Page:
Home > Calvinism, Christian Authors, church history > John Calvin and the Early Church Fathers

John Calvin and the Early Church Fathers


I’m reading Calvin’s Institutes of the Christian Religion, now in book 2 (text available online here), the section on the issue of supposed “free will” and the true nature of the will.  The following observation from Calvin reminded me of a topic I have addressed before, such as in this post about Steve Lawson’s book concerning the history of the “doctrines of grace”  and this later post on historical theology:

Moreover, although the Greek Fathers, above others, and especially Chrysostom, have exceeded due bounds in extolling the powers of the human will, yet all ancient theologians, with the exception of Augustine, are so confused, vacillating, and contradictory on this subject, that no certainty can be obtained from their writings.

Throughout this chapter Calvin considers, at some length, what previous scholars believed concerning the human will, even addressing their sub-categories of different parts of what makes up the human will and mind.  After observing that the Greek (pagan) philosophers all held a high view of the human will and human reason, Calvin noted that the Greek early church fathers in particular held a high regard for Greek philosophy.  This agrees with what was brought out in an early church history (Reformed Theological Seminary iTunes University) lectures series, as summarized in this previous post:

Another factor was their background as Greek philosophers, pagan Greeks who only converted to Christianity as adults, and who highly valued Greek philosophy as what helped to bring people to Christianity.  They all had interest in knowledge, the “gnosis,” and at least some of the Greeks were influenced by gnostic and platonic ideas.

Yet, as another response to those who would project the extreme Pelagian view onto the early Church pre-Augustine, to those who bring forth Calvin’s quote about how they were all confused on the subject, later in this chapter Calvin does point out the positive contributions and overall understanding of the early church writers:

The language of the ancient writers on the subject of Free Will is, with the exception of that of Augustine, almost unintelligible. Still they set little or no value on human virtue, and ascribe the praise of all goodness to the Holy Spirit.

 

At one time they teach, that man having been deprived of the power of free will must flee to grace alone; at another, they equip or seem to equip him in armour of his own. It is not difficult, however, to show, that notwithstanding of the ambiguous manner in which those writers express themselves, they hold human virtue in little or no account, and ascribe the whole merit of all that is good to the Holy Spirit.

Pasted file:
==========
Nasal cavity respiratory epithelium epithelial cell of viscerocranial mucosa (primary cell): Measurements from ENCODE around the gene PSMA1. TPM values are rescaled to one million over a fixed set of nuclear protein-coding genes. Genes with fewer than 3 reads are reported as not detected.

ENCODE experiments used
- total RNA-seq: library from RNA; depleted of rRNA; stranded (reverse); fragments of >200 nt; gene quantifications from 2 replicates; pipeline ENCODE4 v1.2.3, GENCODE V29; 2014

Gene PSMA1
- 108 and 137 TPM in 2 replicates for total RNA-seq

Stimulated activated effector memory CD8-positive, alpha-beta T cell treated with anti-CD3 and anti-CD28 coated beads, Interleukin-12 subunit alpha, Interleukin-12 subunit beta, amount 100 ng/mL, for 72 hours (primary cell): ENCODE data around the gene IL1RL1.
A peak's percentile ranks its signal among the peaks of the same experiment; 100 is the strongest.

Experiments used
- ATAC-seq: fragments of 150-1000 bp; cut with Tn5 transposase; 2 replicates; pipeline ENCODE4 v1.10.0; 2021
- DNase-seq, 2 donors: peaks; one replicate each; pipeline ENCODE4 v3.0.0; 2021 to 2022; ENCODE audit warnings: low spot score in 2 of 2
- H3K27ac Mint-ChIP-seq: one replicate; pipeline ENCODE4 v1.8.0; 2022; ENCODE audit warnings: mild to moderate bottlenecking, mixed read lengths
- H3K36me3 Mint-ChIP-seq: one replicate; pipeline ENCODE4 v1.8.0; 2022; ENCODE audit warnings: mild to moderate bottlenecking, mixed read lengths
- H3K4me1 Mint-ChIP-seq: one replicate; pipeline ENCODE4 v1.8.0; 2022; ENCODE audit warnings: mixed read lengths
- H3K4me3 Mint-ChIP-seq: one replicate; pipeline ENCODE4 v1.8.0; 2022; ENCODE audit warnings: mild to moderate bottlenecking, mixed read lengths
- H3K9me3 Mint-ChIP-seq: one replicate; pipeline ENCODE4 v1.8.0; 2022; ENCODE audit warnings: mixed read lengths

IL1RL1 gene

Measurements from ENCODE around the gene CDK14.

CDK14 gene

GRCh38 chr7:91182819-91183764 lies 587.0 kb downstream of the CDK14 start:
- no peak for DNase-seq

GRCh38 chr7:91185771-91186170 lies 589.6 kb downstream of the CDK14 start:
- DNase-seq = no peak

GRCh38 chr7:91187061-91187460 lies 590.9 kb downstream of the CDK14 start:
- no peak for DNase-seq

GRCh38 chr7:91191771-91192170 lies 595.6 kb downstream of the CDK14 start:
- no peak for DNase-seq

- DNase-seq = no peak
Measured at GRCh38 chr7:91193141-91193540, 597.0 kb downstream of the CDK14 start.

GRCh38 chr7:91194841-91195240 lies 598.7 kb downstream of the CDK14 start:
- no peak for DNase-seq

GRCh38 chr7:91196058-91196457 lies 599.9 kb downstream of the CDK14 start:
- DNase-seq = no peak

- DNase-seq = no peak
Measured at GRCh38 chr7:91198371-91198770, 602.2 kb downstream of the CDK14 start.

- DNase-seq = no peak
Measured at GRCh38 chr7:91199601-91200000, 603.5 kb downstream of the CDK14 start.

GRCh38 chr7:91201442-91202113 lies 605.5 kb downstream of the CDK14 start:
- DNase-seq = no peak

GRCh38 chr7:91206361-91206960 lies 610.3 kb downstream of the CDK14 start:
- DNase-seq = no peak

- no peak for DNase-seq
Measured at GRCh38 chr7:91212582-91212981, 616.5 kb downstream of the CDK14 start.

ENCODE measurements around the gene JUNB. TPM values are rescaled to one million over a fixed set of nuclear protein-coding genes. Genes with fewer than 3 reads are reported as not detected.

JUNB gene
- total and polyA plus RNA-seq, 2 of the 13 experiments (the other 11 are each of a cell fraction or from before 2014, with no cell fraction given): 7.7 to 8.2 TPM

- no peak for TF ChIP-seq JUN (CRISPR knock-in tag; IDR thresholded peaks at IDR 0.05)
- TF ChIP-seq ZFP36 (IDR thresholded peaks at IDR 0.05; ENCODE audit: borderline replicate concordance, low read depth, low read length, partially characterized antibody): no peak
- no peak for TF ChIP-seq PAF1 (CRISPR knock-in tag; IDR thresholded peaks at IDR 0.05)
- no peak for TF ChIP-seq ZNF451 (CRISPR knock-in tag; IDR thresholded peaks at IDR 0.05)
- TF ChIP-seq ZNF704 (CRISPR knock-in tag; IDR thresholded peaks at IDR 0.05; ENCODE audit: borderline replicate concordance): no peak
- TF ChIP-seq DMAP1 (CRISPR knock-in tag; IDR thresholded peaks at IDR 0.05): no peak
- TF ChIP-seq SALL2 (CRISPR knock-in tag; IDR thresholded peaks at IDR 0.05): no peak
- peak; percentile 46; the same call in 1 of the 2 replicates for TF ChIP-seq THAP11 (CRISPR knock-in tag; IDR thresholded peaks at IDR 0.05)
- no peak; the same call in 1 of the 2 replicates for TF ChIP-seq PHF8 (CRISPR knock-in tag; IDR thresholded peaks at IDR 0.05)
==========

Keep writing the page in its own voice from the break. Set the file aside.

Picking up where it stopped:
This much, however, I dare affirm, that though they sometimes go too far in extolling free will, the main object which they had in view was to teach man entirely to renounce all self-confidence, and place his strength in God alone.

For this topic, I still consider Luther’s “The Bondage of the Will” as the main “go-to” book, one with great detail concerning the natural human will as not free (Erasmus’ view) but in bondage.  Calvin’s Institutes is another lengthy study of its own, regarding many doctrinal points, and this section contributes good information to the topic, including summary of the views of unbelieving philosophers as well as Christian teaching up to Calvin’s time.

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  1. johntjeffery
    July 13, 2016 at 7:29 am

    Certainly In the history the Church, and especially in historical theology, Luther’s “Bondage of the Will” must be seen (IMHO) as the penultimate work on the subject following the Scriptures. Many reasons may be cited for valuing what Luther wrote in this volume, and encouraging others to digest it. However, the primary focus of the subject matter remains the foremost factor which elevates Luther’s work to that of an essential and classic contribution in historical theology.

    On another note: Calvin’s take on the falsely so-called “fathers” on this and other issues should resonate with us as we observe similar confusion from our current “guild of scribes.”

  2. Neil Schoch
    July 13, 2016 at 8:00 pm

    Thanks for the article Lynda.
    John 16:13:- “However, when He, the Spirit of truth, has come, He will guide you into all truth –.” The Lord Jesus promised it, and all believers are indwelt with the Holy Spirit of God, so why is there so much disagreement amongst scholars of all ages, and it seems on nearly all matters?
    I don’t claim to have the answer, except I need to be more careful to be willing to be guided by the Holy Spirit.
    I know from my own life experiences, and by watching my children and grandchildren, that there is free will. There is so often a struggle not to yield to the temptations of Satan to sin, but so often we yield to that temptation, thereby clearly exercising our free will to choose. It was no different in the garden of Eden. There was a simple choice – obey God, not the tempting of Satan.
    I don’t claim to be a scholar, but I know from my own experience, the reality of free will. How it can be denied baffles me.

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